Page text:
The Mad Room (1969)

Synopsis:

Ellen Hardy (Stella Stevens, Li’l Abner) works as an assistant to Mrs. Armstrong (Shelley Winters, A Patch of Blue), a wealthy philanthropist. Ellen, who is about to marry Armstrong’s nephew, is informed that her two younger siblings (Michael Burns, Santee, and Barbara Sammeth, Foul Play) have been released from the mental institution where they have spent most of their lives — soon corpses start piling up.

Reaction & Thoughts:

Wacky reworking of the 1940 Broadway play Ladies in Retirement, which was previously filmed under that name by Columbia in 1941. It would be unfair to compare the two adaptations because they are too different. Ladies in Retirement is a Gothic period piece while the reboot is no-holds-barred Grand Guignol.

I’m a big fan of Robert Aldrich’s What Ever Happened to Baby Jane? (1962), which The Mad Room, directed by Bernard Girard (Dead Heat on a Merry-Go-Round), is clearly trying to ape,  so I really, really wanted to like the movie. Truth be told, I was a bit disappointed with the whole thing — it could have been much better.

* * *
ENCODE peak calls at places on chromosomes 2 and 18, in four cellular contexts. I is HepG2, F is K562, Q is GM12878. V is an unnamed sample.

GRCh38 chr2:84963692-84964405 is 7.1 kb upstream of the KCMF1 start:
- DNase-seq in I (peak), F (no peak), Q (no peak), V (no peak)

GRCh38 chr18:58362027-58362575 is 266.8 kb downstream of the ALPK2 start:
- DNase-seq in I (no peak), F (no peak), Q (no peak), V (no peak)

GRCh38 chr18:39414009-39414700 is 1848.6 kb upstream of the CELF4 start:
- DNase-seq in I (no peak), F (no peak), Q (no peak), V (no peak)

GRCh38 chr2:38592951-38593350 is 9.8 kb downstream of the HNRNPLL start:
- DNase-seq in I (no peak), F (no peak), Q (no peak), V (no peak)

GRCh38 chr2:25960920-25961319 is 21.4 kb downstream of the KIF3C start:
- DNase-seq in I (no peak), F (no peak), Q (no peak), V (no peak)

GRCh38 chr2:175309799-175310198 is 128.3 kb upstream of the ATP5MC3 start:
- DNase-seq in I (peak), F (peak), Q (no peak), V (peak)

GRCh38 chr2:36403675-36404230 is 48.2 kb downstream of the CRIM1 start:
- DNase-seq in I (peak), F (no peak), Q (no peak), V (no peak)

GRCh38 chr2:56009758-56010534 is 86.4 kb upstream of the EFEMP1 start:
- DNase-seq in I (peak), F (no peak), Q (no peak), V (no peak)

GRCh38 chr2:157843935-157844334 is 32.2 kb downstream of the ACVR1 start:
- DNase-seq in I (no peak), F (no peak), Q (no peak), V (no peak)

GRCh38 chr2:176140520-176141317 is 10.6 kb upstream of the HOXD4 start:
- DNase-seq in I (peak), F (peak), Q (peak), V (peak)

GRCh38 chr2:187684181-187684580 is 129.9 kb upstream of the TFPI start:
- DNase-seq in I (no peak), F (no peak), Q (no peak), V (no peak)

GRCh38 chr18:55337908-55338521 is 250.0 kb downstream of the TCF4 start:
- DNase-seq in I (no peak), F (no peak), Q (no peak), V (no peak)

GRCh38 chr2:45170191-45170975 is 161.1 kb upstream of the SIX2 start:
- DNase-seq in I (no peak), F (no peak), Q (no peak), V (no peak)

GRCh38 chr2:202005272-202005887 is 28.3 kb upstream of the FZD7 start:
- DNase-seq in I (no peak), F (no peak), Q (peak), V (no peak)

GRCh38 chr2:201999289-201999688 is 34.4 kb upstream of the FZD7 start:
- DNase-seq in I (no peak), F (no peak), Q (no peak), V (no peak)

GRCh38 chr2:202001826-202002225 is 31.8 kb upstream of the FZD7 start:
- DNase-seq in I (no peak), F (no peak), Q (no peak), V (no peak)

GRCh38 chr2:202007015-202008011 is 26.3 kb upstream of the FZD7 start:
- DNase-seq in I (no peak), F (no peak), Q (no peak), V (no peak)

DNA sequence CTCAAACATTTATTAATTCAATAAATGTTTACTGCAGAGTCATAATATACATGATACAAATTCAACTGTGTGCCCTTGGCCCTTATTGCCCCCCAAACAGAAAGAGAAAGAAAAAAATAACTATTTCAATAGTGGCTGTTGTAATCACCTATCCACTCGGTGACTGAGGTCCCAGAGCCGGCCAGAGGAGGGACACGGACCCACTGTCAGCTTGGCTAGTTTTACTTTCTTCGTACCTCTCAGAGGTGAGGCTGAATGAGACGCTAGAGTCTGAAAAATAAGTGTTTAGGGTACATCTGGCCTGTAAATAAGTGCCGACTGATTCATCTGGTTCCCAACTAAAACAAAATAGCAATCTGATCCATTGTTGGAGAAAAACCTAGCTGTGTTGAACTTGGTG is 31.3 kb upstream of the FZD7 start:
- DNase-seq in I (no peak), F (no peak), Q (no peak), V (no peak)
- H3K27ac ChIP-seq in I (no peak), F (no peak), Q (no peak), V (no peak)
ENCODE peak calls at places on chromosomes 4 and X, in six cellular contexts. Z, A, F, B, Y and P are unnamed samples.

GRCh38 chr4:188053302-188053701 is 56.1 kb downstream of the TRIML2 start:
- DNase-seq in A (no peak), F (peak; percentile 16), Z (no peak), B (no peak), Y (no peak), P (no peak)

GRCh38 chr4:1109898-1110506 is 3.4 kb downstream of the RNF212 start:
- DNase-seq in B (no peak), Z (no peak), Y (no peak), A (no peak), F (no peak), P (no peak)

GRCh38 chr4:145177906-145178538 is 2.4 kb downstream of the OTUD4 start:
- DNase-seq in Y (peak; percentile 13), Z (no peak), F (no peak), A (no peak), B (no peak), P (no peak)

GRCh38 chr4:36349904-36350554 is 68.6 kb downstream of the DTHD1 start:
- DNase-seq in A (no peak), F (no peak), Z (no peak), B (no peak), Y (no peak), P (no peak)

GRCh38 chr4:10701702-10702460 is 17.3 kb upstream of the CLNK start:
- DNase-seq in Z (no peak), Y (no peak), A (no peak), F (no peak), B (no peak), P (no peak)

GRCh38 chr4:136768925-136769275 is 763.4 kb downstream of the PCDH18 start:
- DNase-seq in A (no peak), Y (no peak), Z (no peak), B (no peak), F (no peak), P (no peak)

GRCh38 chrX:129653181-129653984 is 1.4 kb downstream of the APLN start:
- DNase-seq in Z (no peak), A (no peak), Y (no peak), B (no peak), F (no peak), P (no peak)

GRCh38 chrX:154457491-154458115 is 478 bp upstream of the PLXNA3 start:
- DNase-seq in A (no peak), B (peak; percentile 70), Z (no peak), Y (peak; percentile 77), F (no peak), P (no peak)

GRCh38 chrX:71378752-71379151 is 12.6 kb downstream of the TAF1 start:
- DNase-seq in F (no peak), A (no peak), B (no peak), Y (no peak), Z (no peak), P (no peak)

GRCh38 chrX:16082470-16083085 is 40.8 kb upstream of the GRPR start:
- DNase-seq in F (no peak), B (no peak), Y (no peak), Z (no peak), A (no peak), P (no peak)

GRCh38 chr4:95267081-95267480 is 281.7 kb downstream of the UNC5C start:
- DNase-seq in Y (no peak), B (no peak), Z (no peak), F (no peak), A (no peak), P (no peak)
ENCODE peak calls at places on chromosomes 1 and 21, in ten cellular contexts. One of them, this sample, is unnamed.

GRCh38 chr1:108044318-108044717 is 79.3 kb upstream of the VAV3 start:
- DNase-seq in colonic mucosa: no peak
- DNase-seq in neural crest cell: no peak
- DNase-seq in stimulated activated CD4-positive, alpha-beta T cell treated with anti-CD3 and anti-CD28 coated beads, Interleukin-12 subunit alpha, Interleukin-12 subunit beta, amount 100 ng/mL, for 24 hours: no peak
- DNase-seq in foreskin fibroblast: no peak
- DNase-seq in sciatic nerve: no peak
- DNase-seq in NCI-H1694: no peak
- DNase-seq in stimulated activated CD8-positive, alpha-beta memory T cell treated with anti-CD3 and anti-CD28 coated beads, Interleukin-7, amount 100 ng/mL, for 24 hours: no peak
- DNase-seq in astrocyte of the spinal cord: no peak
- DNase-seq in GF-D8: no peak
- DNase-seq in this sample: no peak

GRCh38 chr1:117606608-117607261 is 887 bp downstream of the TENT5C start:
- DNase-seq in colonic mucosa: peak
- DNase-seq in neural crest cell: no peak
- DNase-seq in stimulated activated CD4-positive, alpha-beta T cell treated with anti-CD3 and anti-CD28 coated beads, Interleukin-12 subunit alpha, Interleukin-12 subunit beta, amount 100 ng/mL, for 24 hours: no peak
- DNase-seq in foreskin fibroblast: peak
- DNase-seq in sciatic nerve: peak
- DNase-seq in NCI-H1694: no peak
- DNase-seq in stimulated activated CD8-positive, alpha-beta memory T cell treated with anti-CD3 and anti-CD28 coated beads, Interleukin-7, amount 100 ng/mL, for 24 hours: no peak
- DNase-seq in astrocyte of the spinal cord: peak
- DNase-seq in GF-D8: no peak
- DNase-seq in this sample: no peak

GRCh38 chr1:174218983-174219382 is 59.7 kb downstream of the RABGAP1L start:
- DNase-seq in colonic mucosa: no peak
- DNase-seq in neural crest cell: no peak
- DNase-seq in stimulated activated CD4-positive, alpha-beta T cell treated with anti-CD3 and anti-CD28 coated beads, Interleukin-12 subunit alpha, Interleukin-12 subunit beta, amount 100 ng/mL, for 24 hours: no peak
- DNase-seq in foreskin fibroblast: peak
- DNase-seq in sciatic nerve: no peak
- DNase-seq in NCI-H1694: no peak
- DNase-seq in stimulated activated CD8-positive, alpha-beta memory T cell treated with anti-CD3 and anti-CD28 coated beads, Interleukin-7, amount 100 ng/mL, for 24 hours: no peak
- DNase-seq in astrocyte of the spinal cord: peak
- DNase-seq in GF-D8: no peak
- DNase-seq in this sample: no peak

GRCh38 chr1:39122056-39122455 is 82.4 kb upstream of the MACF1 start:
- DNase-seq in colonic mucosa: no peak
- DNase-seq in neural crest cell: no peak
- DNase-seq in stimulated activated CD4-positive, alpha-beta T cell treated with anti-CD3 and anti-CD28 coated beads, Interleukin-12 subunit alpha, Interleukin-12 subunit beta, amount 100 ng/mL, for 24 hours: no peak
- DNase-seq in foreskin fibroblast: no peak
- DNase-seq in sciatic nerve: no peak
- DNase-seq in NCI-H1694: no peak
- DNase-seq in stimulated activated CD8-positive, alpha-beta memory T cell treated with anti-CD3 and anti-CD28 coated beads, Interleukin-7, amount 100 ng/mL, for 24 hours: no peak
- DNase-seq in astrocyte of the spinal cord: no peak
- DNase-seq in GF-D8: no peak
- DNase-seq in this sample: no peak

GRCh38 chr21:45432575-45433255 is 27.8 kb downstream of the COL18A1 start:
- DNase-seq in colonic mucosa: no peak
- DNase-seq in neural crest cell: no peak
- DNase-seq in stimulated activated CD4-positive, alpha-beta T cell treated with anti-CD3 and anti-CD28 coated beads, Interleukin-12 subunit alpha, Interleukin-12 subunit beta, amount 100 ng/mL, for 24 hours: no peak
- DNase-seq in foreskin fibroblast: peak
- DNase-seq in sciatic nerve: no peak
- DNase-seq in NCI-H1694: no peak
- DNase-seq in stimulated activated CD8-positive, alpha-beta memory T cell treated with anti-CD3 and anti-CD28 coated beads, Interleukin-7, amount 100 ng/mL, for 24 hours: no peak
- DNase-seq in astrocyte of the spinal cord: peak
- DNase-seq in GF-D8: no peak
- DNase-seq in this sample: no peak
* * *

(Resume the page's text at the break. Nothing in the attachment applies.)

After a strong start, The Mad Room begins to “fall apart at the seams.” The screenplay, written by Girard and A.Z. Martin, relies a bit too much on silly grotesqueries. Some of the twists are a bit lazy and predictable. I guess my main complaint is that the film is shot like a TV movie. It has this flat, generic feel to it (a surprisingly uninspired job by ace cameraman Harry Stradling Jr., Little Big Man and The Way We Were).

I can’t really talk much about the actors and their work because I don’t want to give anything away. Suffice to say that the entire cast is pretty good. Stevens seems to be having fun as the neurotic Ellen. Winters hams it up beautifully. Stevens and Winters re-teamed a few years later for The Poseidon Adventure (1972).

Conclusions & Final Thoughts:

Flaws and all, The Mad Room is sort of campy fun. It’s a bit erratic, but it made me giggle on a few occasions. The ending is pretty cool too. Lower your expectations so you can better enjoy the film. With Lloyd Haynes (Good Guys Wear Black), Beverly Garland (The Alligator People), and Severn Darden (They Shoot Horses, Don’t They?). Color, 93 minutes, Rated R.

Advertisements

One response to “The Mad Room (1969)

Leave a Reply

Fill in your details below or click an icon to log in:

WordPress.com Logo

You are commenting using your WordPress.com account. Log Out /  Change )

Google+ photo

You are commenting using your Google+ account. Log Out /  Change )

Twitter picture

You are commenting using your Twitter account. Log Out /  Change )

Facebook photo

You are commenting using your Facebook account. Log Out /  Change )

w

Connecting to %s